Asad Chowdhury, born on February 11, 1943, in Barisal, hasn't shown much ardent desire to publish his books. Thanks to the pressure of a few younger poets-cum-friends, his first collection of poetry 'Tobok Deoa Paan' came out in 1975. It was followed by 'Bitto Nai Besat Nai' (1976), 'Prosno Nei Uttorey Paharh' (1976) and six other collections. Those include essays on Urdu Poetry in Bangladesh (2000). The poet directly took part in the Bangladesh Liberation War. A number of his inspiring war poetry still moves readers. Those who were in their early youth in the 1970s have seen a tireless Asad Chowdhury, along with the younger poets, travelling throughout the country on poetry reading missions. There are few places in the country which haven't been visited by the county's then younger poets led by Asad Chowdhury. In fact, the poet loved to visit new and obscure places. Places known for their folk heritage and aged bards would attract him the most. To the poetry lovers outside Dhaka, especially those in the smaller towns, Asad Chowdhury is viewed as an underrated poet. According to them, the typically lucid diction of the poet has been misinterpreted by the so-called scholarly critics.

In reality, the readers outside Dhaka would defend the poet for his eagerness to communicate with the general readers. This image of Poet Asad as a 'non-abstract' or 'easy' poet had a lot to do with his accessible poetic themes and his use of day-to-day terms. Many of his poems refer to raw rural scenes, characters, and the rural people's typical way of life. An in-depth reading of many of his poems gives the impression that the poet was born and brought up in a place outside urban areas. It's true the poet had all along been acclimatised to rural or sylvan landscapes; and the people residing there. Strangely enough, few serious and learned readers had ever bothered to give in-depth readings of Poet Asad's work. It would have allowed them to have a wide grasp of his poems. Like a lot of modern poets, including those of greater Bengal and Bangladesh, poets like Asad Chowdhury speak of many a universal truth under the surface of plain narratives. Only a handful of readers seem to be aware of this truth.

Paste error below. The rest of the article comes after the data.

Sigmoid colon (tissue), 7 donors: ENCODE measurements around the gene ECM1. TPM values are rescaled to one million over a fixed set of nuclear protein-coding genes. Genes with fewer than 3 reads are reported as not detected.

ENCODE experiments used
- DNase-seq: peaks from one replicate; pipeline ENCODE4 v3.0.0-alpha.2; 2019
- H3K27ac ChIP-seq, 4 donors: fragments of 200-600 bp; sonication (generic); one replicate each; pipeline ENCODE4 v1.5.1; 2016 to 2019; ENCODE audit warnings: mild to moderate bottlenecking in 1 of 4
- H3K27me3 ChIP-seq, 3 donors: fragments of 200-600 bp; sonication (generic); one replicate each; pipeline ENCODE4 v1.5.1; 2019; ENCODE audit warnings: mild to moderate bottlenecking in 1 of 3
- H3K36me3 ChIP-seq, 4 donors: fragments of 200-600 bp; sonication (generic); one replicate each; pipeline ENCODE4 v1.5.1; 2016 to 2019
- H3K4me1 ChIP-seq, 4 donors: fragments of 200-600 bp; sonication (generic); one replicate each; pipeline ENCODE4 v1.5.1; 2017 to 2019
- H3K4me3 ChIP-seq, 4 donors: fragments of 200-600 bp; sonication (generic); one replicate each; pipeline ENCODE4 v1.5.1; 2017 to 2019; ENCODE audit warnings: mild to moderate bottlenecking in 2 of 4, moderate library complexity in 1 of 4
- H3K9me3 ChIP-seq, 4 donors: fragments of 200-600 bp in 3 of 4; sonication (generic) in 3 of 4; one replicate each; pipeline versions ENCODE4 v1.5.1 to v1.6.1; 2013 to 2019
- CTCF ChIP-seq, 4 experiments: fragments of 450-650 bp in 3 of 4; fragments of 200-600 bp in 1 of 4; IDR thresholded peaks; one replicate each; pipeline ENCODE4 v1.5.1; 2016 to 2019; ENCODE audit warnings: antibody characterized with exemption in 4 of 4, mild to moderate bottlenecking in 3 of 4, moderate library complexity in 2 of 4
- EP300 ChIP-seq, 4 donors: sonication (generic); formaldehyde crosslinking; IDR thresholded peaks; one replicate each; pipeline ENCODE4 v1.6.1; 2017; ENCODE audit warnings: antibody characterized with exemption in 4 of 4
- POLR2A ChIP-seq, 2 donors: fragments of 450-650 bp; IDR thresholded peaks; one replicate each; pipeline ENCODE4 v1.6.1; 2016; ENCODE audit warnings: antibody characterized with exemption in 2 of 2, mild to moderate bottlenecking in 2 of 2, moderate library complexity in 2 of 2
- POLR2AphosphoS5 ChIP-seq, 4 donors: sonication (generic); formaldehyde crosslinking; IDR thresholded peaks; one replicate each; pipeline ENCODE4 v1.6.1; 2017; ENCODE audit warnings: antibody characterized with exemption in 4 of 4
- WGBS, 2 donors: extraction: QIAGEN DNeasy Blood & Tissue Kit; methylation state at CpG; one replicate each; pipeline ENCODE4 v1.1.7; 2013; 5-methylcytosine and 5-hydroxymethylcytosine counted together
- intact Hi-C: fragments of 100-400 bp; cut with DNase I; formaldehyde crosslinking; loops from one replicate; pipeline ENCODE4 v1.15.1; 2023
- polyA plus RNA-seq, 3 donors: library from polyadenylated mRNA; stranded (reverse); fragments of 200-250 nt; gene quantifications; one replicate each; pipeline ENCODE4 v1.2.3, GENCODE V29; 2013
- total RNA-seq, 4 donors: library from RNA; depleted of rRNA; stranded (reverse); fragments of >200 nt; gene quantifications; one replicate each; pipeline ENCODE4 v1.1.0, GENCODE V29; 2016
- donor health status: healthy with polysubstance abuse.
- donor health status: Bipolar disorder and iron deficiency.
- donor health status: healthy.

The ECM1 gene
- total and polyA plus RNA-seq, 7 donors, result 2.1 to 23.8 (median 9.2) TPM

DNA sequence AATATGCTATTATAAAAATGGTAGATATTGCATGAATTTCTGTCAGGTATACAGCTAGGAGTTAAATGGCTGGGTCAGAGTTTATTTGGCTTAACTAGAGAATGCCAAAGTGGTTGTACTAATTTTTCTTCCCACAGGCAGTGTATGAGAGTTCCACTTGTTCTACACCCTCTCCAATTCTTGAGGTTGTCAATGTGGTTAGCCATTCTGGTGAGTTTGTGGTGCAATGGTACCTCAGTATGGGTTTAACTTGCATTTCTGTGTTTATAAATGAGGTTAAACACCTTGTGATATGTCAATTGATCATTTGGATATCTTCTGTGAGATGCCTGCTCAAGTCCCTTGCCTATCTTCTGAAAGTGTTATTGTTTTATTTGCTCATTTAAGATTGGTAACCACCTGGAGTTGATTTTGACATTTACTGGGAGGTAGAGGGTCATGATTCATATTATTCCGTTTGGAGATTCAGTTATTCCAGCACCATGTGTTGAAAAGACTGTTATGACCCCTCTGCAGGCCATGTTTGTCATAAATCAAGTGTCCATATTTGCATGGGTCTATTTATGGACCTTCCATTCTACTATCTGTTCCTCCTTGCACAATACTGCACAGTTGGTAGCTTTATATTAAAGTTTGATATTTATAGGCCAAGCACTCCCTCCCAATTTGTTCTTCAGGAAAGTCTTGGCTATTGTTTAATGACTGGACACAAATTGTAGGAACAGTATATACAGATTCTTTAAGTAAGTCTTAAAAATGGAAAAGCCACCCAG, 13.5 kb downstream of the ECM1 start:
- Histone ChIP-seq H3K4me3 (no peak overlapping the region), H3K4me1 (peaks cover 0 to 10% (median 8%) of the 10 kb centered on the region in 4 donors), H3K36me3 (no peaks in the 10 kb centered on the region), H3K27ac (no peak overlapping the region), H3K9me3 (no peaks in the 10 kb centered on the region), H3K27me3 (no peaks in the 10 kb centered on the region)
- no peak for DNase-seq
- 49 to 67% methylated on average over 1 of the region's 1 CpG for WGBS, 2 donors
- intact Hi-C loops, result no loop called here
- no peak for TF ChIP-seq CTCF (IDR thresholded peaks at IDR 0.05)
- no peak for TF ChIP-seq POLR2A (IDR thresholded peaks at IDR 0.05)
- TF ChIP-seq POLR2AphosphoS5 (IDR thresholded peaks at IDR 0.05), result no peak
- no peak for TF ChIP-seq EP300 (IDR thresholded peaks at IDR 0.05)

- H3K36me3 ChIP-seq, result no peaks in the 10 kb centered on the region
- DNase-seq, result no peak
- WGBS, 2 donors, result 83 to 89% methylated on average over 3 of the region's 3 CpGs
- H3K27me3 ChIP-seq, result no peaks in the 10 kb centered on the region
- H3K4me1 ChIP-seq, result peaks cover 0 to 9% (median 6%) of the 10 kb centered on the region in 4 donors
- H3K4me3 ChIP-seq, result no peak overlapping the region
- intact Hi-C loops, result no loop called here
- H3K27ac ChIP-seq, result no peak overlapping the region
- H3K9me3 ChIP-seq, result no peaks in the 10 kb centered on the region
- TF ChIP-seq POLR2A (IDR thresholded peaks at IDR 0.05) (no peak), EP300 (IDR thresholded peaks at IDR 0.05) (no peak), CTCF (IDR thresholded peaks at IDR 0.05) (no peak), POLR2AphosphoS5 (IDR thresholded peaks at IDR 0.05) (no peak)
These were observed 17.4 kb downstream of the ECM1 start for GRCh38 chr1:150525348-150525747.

Bangladeshi modern poets like Asad Chowdhury at times prove quite abstruse, as well as multi-layered. Most of the conventional readers are not prepared to cast a look at the quintessential message of his poems. Many discerning readers are also found among them. Both the classes get swayed by the popular myths that surround a poet or his/her poems. In the case of Asad Chowdhury, it has been said that regular TV appearances have played a great role in the increase of popularity of his poems and the poet himself. In a couple of decades, Poet Asad has conducted a number of literature-based magazine programmes. Those were clean, deftly produced and participated by the noted literary and arts personalities of the country. Apart from the focus on arts celebrities, the poet occasionally turned to the lesser known but talented creative people. That TV programmes add to the popularity of a senior anchorperson has been proven several times in the past.

If the persons happen to be well-known in creative fields like writing, painting and performing arts, they begin enjoying celebrity status in a short time. Impeccably creative persons do not have to strive for it desperately. Had Asad Chowdhury not emerged as a successful TV host, it would not have detracted the least from his stature as a poet.